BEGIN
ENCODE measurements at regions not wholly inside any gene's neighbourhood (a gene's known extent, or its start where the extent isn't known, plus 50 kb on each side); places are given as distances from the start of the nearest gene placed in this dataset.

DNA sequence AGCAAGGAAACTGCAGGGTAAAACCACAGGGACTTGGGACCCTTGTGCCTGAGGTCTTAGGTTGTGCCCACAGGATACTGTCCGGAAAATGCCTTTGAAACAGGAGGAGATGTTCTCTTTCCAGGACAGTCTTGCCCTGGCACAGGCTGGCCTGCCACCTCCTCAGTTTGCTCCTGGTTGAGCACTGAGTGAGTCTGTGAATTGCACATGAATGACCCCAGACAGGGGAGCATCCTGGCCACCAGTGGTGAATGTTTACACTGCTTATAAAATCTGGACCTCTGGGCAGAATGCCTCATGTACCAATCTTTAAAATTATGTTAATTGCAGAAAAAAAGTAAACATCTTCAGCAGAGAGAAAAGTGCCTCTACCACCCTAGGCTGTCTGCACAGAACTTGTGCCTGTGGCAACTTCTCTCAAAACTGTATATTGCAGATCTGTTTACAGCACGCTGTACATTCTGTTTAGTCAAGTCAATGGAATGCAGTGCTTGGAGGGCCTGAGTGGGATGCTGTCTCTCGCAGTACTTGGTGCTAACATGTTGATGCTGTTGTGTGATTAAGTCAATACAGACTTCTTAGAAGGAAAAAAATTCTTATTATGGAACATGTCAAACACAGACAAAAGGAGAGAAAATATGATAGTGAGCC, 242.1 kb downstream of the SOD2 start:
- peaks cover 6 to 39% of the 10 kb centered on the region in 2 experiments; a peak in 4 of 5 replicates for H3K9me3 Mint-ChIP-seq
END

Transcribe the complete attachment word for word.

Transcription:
ENCODE measurements at regions not wholly inside any gene's neighbourhood (a gene's known extent, or its start where the extent isn't known, plus 50 kb on each side); places are given as distances from the start of the nearest gene placed in this dataset.

DNA sequence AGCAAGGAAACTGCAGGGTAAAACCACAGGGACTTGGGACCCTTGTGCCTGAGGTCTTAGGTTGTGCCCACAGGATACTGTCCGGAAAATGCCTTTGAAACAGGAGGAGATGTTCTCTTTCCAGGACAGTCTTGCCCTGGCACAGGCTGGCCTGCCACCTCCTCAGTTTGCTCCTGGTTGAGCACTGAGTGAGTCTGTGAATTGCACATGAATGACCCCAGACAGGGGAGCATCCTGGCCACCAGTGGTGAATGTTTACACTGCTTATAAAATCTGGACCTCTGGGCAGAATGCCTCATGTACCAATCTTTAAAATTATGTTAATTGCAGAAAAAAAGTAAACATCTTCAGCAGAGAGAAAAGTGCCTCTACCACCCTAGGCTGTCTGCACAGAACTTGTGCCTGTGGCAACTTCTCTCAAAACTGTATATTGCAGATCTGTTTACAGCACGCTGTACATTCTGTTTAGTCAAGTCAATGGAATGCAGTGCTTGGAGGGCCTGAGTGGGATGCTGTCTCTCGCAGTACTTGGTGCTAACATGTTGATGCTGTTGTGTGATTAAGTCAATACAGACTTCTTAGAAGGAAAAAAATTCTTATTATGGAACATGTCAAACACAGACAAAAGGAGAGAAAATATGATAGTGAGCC, 242.1 kb downstream of the SOD2 start:
- peaks cover 6 to 39% of the 10 kb centered on the region in 2 experiments; a peak in 4 of 5 replicates for H3K9me3 Mint-ChIP-seq